On Friday, however, a planned demonstration in a commercial neighbourhood of Rangoon was called off, fearing a crackdown by the authorities, says Khin Ohmar, a former Burmese university student leader living in exile in northern Thailand. ‘’The situation is very tense. The security has been strengthened.’’

As worrying, she told IPS, is the fate of respected former Burmese university student leaders who were arrested by the authorities on Wednesday for their role in this week’s protests. They include Min Ko Naing, respected for his moral authority and revered like Aung San Suu Kyi, the pro-democracy leader and Nobel peace prize winner under prolonged house arrest.

‘’We do not know where they are; where the authorities have taken them,’’ said Khin. ‘’The authorities have been stopping cars and buses and checking the IDs (identity papers) of the people because they are after another student leader who was not arrested.’’

The protests, following the oil price hike, hint at a new political current gaining ground since early this year when Burma witnessed a rare public protest over the rising food prices. In February, some 25 people took to the streets to complain about the prevailing economic burdens, which was the first protest of its kind in over a decade.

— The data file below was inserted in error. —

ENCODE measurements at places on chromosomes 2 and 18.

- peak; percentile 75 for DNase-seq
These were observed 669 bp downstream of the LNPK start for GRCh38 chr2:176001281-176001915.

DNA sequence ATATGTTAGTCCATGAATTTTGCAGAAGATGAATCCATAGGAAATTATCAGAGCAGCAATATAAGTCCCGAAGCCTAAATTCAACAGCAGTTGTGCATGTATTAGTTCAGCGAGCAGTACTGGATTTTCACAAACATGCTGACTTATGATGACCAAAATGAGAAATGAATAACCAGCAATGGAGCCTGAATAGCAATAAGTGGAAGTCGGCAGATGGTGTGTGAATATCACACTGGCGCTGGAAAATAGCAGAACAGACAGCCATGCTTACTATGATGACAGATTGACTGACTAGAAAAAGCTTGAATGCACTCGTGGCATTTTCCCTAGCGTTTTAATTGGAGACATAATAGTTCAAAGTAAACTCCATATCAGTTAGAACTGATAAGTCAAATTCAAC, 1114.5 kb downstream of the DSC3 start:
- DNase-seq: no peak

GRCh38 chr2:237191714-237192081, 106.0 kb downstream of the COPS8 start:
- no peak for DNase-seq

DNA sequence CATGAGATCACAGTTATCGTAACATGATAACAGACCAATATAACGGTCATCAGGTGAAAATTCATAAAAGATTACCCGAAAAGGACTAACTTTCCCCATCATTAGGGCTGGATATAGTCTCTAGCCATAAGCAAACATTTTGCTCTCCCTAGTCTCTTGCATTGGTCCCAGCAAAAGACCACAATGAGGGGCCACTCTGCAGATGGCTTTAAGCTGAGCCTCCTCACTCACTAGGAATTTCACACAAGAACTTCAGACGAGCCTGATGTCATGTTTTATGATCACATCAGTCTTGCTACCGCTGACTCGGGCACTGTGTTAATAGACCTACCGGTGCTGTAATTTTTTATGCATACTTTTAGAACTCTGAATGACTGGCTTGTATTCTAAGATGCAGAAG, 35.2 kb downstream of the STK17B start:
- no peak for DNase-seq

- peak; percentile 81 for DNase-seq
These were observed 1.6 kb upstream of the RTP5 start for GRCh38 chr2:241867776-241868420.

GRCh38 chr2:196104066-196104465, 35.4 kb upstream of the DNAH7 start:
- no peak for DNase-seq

At the time, the price of rice, a staple in the country, had risen two-fold from the previous year. And other essential food items such as onions, eggs and cooking oil were also getting beyond the majority’s reach. Inflation, by then, had reached 50-60 percent.

Burma is ranked among the world’s poorest nations, a record that contrasts sharply with the reputation it enjoyed soon after independence in 1948 from British colonisation as a country of abundance, including a leading exporter of rice. Nearly 30 percent of this nation’s children are malnourished and 25 percent of its 47.3 million people live in poverty.

Critics blame successive military regimes for this economic decline, since the generals have run the country following a coup in 1962. Public anger against economic hardships in the 1980s fuelled a pro-democracy uprising in August 1988, where the military regime responded with little mercy, killing hundreds of people who took to the streets to challenge the strongman at the time, Gen. Ne Win. The anti-military rage surged following a decision by the then dictator to demonetise the currency. In 1987, the Ne Win regime replaced the existing kyat notes with new ones of unusual denominations like 15, 45 and 90.

The current junta, which calls itself the State Peace and Development Council (SPDC), has added to Burma’s economic woes by draining the resources to build a new administrative capital further north of Rangoon. Naypidaw, which means ‘royal city,’ was officially declared open in March 2006 at the annual Armed Forces Day.

‘’This regime has created its own worse nightmare by building a capital that is a drain on the country and cutting itself away from the people,’’ says Debbie Stothard of the regional rights lobby ALTSEAN, which stands for the Alternative ASEAN network on Burma. ‘’The fuel hike had only added to it. The people have really lost hope, and fear that they can become a slave class.’’